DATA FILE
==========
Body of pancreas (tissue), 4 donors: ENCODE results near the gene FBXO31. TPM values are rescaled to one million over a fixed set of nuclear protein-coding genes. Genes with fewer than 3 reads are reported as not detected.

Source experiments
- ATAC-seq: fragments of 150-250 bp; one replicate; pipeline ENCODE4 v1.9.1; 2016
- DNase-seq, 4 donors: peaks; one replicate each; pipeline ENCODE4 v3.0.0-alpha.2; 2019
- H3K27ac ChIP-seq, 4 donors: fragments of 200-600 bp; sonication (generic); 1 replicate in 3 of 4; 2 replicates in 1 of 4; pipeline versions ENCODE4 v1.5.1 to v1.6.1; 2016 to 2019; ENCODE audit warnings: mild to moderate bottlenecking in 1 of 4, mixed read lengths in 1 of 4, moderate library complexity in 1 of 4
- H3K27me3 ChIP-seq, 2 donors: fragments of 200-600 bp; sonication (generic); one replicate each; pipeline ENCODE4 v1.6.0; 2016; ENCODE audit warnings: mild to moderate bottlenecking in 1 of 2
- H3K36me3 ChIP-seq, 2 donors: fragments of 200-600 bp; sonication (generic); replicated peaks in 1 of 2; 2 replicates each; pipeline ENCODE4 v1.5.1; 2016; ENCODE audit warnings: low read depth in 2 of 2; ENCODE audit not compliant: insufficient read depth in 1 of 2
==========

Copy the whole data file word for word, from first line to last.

Body of pancreas (tissue), 4 donors: ENCODE results near the gene FBXO31. TPM values are rescaled to one million over a fixed set of nuclear protein-coding genes. Genes with fewer than 3 reads are reported as not detected.

Source experiments
- ATAC-seq: fragments of 150-250 bp; one replicate; pipeline ENCODE4 v1.9.1; 2016
- DNase-seq, 4 donors: peaks; one replicate each; pipeline ENCODE4 v3.0.0-alpha.2; 2019
- H3K27ac ChIP-seq, 4 donors: fragments of 200-600 bp; sonication (generic); 1 replicate in 3 of 4; 2 replicates in 1 of 4; pipeline versions ENCODE4 v1.5.1 to v1.6.1; 2016 to 2019; ENCODE audit warnings: mild to moderate bottlenecking in 1 of 4, mixed read lengths in 1 of 4, moderate library complexity in 1 of 4
- H3K27me3 ChIP-seq, 2 donors: fragments of 200-600 bp; sonication (generic); one replicate each; pipeline ENCODE4 v1.6.0; 2016; ENCODE audit warnings: mild to moderate bottlenecking in 1 of 2
- H3K36me3 ChIP-seq, 2 donors: fragments of 200-600 bp; sonication (generic); replicated peaks in 1 of 2; 2 replicates each; pipeline ENCODE4 v1.5.1; 2016; ENCODE audit warnings: low read depth in 2 of 2; ENCODE audit not compliant: insufficient read depth in 1 of 2